Quantum Mechanics and the nature of reality

By Anna Reeves

Many of you will probably have heard about quantum mechanics, and that it supposedly supports spirituality and mysticism, through films like “What the Bleep do we know” or Fritjof Capra’s book “The Tao of Physics”. I should warn you however that not all physicists agree with all of this, so you should be careful not to make uninformed claims about what quantum mechanics supposedly says, so as not to alienate those physicists further. I have for example heard spiritual people claiming things like “Quantum mechanics says that everything is possible.” It sounds grand and spiritual but is not true.

Having just attended a university lecture course on the foundations of quantum mechanics, I am now in a position to tell you exactly what quantum mechanics says and what it doesn’t. It actually goes much further than the wave mechanics that Capra explains in his book, and the implications of the full theory are much more profound than I have seen explained in such popular treatments. It not just takes apart our materialistic view of the world, but our entire picture of a “world”.

I will begin by quoting the five fundamental postulates of quantum mechanics. Everything else can be derived from these postulates, so they really are all that quantum mechanics says. Don’t worry if you don’t understand the equations and some of the terminology, I will explain what I think is important for you to understand.

I will then give my personal interpretation of the meaning of quantum mechanics and leave you to form your own. I just ask that, whenever you talk about this subject to others, you distinguish between what quantum mechanics says and what your own interpretation of it is.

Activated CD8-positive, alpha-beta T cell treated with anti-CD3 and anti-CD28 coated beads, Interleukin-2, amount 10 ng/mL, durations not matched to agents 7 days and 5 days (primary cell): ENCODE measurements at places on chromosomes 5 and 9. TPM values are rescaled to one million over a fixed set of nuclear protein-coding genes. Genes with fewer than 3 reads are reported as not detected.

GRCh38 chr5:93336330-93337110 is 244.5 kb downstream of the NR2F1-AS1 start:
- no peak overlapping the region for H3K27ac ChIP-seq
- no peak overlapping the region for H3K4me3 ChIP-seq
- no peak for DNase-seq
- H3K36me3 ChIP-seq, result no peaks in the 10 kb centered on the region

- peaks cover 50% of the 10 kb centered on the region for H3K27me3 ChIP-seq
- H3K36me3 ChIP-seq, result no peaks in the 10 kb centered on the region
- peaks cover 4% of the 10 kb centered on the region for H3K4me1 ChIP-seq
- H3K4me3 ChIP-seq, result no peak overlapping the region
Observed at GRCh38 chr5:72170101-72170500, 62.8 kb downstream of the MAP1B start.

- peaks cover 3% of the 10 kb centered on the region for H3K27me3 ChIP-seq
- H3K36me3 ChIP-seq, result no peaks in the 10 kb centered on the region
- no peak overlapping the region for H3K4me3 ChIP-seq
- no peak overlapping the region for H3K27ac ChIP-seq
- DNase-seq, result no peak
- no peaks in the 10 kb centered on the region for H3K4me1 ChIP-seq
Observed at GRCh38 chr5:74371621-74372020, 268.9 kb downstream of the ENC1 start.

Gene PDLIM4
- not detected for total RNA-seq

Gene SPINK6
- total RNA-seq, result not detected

The postulates of quantum mechanics

  1. The state of a system is a vector/ket in Hilbert space, denoted by |ψ>.
  2. Any quantity associated with the system that can be measured corresponds to a Hermitian operator on the Hilbert space and is called an observable.
    The commutator of the position and momentum operators is ih/2π. All other operators bear the same functional relationship to these two operators as do the classical quantities.
  3. If a measurement of an observable is made on a system in state |ψ>, the possible outcomes of the measurement are the eigenvalues of the operator, and the probability of obtaining outcome λi is given by |i|ψ>|2, where |vi> is the eigenvector corresponding to the eigenvalue λi.
  4. Immediately after a measurement, the system will be in the state |vi>, the eigenvector corresponding to the measured eigenvalue.
  5. Between measurements, the state evolves according to the time-dependent Schroedinger equation:
    H|ψ, t> = ih/2π(d/dt)|ψ, t>

I will begin with the first postulate, which is the most important one.

First of all, “system” can be anything – typically elementary particles, atoms, molecules, but in principle also macroscopic objects like footballs, cups, plates, planets, or even the whole universe.

Secondly, although quantum physicists talk about the “state” of a system, they do not mean what we usually think of being the state of a system – its position, mass, velocity, energy etc. What they mean is that the system has a so-called “Hilbert space” associated with it, which is nothing more than an abstract mathematical set in which the elements of the set (called “vectors” or “kets”) have certain mathematical properties, and that at every moment in time the system is one of the elements of the set. I’m running into problems with language here; I don’t want to say that the system is “described by” or “represented by” this element of the mathematical set, because that would make you think that the mathematics is just describing some underlying physical reality. But this is not so. There is no reality (my lecturer actually said this!), only the mathematics. This abstract mathematical vector is all there is to the system.